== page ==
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Teammates or opponents, Doves thrive on friendly competition Family divides loyalties between Bel Air, Wright


It seems reasonable that a basketball hoop is in the driveway of the Dove home in Bel Air. Given more room, there likely would be a tennis court. Inside, a table tennis table and board games dominate one room.

This is a family that thrives on competition.

The latest example was in the Harford County tennis championships last week, where daughter Kristal, a Bel Air High senior, competed in girls doubles. Her mother, Nancy, coaches the Bel Air team, and her father, Ron, is an assistant coach for the C. Milton Wright team.

There are also three grown sons, all of whom participated in athletics at Bel Air High. Over the years, foreign exchange students and foster children also have been part of the family.

In recent years, the rivalry between C. Milton Wright and Bel Air has made for some tense times at the Dove dinner table. Still, students from both schools have been almost like family, for the children have played with and against so many of them in recreation programs and summer outings.

Even so, it's still fierce competition, said more than one family member.

The competition goes back more than 30 years, to when Ron, from western Pennsylvania, and Nancy, from Tennessee, were math majors and tennis players at Milligan (Tenn.) College. They graduated in the morning, were married in the afternoon, and moved to Maryland.

"We had friends here, and this was one of the few places we could get jobs in the same system," Nancy said. "I taught in the Bel Air Middle School, and Ron in Aberdeen High School. We had one car and I didn't want to have to drive in the winter."

Ron was a JV basketball coach, and active in getting tennis going as a high school sport in the county. Bel Air, Edgewood and Aberdeen had early teams, the coaches were volunteers and the teams went all over to play matches.

Later, the Doves made the first of two moves to Arkansas, when Ron pursued graduate degrees at the University of Arkansas. The first time they returned to Maryland, Ron took over as coach of a Bel Air tennis team, which had won close to 70 matches, and stretched it to more than 100.

Although John Graybeal was a state singles champion, and Kim Fleming and Patty Owen won a state doubles title, "the thing I remember most about those years was the time we played McDonogh [at Bel Air], and Pam Shriver beat Mike Tolley," Ron said. "They beat us, 5-4, but I have never seen so many people for a high school tennis match."

By the time the family returned after the second Arkansas move, C. Milton Wright had opened, and Ron went there as a math teacher and tennis coach. Over the past six years, he has continued to teach and to be involved as a coach with the tennis and basketball programs.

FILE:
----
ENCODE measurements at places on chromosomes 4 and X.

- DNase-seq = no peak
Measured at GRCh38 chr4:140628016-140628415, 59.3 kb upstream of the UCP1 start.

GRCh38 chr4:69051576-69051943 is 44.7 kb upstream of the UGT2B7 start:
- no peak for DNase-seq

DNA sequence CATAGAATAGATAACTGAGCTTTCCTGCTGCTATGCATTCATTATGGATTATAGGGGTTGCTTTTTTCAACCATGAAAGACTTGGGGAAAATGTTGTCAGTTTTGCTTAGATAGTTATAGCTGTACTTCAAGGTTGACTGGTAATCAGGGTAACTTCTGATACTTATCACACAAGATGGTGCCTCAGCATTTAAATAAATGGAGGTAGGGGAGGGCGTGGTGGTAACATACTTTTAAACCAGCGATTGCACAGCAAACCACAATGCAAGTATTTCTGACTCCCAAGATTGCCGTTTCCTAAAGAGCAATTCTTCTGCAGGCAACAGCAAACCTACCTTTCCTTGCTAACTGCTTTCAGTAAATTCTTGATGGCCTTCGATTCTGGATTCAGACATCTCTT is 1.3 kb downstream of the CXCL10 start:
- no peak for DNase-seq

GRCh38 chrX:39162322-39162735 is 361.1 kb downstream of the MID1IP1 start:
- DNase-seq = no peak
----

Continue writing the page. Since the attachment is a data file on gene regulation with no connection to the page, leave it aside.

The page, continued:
Meanwhile, Nancy gave up teaching as the children came along, went to Harford Community College to get nursing credits (and played on the women's tennis team), and more recently became involved with the county home teaching program.

Talking about the children brings a laugh, as the parents explain their oldest son, Ron II, 28, was at an Aberdeen basketball game before he was a week old; son, Dennis, 24, was born while his father was at a tennis match, and Kristal, 18 this week, was born while her father was running a district tennis tournament at the community college.

Although several years younger than her brothers, Kristal related well to them and their friends, and there were always games.

"She has idols on all the [pro] teams, too, and she's the No. 1 fan of any sport you name," Nancy said.

"In school, when we'd go on field trips or bus trips, we played games," Kristal said. "Our friends like coming over to the house, because we are a family who does things."

At Bel Air High School, the three boys -- Ron, Dennis, and Don -- played tennis, with Dennis winning a county title, then forsaking a chance to play in the regionals to be in Ron's wedding.

Recently, Ron, a Washington attorney living in Silver Spring with his wife and son, spoke of summer camping trips that included tennis matches. "Dennis and Don had natural athletic ability, but they could never beat our father, and sometimes not mother, either," he said.

And, according to Dennis, who lives with his parents and commutes to his job as a computer analyst in Cherry Hill, N.J., "Even now, we have some intense family pingpong games on Sunday afternoons, and it's not hard to get a board game going."

Don, 26, a research analyst, is married and lives in Bel Air. He is an assistant varsity basketball coach at Bel Air High.

Of the close-knit family, Kristal said, "Our family life is the best, and throwing in athletics just makes it better."

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